.

In the evenings Mr. Berger was in the habit of taking a walk
by the railway line. A disused path not far from the back gate of his cottage
led through a forest and thus to the raised bank on which the railway ran.
Until recently trains had stopped four times daily at Glossom, but the Beeching
cuts had led to the closure of the station. Trains still used the line, a noisy
reminder of what had been lost, but soon even the sound of them would disappear
as routes were reorganized. Eventually, the lines through Glossom would become
overgrown, and the station would fall into disrepair. There were those in
Glossom who had suggested buying it from British Railways and turning it into a
museum, although they were unclear as to what exactly might be put in such a
museum, the history of Glossom being distinctly lacking in battles, royalty, or
great inventors.

None of this concerned Mr. Berger. It was enough that he had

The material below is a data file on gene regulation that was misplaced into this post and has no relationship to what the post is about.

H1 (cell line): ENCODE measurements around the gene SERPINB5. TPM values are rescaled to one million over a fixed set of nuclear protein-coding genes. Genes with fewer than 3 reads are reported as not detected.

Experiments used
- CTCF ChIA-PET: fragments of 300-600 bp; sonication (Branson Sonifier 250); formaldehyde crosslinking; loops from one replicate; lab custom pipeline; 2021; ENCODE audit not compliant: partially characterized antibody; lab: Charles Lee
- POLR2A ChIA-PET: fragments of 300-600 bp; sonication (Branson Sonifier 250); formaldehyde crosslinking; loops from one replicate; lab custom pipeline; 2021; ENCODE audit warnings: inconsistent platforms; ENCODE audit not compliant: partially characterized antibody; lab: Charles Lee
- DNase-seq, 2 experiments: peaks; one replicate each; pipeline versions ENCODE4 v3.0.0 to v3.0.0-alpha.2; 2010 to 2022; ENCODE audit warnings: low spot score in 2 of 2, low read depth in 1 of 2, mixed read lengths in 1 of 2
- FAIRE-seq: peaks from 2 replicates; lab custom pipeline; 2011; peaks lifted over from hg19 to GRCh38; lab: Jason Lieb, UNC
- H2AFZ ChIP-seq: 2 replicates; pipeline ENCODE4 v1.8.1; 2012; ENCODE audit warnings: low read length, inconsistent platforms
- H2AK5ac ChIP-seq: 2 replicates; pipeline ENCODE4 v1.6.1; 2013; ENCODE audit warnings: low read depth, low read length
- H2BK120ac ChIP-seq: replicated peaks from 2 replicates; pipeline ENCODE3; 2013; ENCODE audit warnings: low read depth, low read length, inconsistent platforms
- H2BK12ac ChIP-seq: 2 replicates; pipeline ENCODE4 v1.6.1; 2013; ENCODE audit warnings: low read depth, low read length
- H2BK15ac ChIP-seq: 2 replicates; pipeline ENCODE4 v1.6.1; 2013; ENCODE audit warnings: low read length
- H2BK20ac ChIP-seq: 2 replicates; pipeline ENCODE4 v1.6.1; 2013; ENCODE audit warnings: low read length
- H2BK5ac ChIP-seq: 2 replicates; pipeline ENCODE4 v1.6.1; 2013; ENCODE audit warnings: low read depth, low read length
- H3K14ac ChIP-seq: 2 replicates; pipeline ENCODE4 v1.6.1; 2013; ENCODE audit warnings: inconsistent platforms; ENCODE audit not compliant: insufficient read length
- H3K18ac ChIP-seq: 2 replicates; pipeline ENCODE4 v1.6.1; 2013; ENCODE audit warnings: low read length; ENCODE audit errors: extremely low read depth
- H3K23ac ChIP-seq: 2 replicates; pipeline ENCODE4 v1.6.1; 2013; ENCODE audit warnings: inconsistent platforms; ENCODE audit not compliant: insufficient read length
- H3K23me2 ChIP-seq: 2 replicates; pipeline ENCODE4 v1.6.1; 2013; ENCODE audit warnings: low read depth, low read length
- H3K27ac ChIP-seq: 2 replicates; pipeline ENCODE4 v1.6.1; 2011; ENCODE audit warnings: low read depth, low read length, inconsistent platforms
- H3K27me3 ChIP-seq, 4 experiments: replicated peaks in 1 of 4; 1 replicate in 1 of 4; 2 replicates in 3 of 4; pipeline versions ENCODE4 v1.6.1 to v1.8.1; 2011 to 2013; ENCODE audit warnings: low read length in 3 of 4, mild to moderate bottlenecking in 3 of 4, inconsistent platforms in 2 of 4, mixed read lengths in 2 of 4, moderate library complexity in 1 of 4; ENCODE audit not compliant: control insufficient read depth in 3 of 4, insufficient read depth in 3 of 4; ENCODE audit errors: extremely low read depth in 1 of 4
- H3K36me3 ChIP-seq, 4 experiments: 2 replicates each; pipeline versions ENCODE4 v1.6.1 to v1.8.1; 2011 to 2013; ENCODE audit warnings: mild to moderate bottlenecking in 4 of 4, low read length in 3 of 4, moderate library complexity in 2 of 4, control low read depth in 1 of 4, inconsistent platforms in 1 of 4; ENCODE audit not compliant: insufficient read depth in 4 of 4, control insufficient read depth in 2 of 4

a pleasant place in which to walk or, if the weather was conducive, sit by the
lines and read. There was a stile not far from the old station, and he liked to
wait there for the passing of the last train south. He would watch the
businessmen in their suits flash by and experience a surge of gratitude that
his working life had reached a premature but welcome end.

Now, as winter began to close in, he still took his evening
strolls, but the fading of the light and the growing chill in the air meant
that he did not pause to take time with his book. Nevertheless, he always
carried a volume with him, for it had become his habit to read for an hour at
the Spotted Frog over a glass of wine or a pint of mild.

On the evening in question, Mr. Berger had paused as usual
to wait for the train. It was, he noticed, running a little late. It had begun
to do so more and more of late, which led him to wonder if all of this
rationalization was really leading to any kind of improvements at all. He lit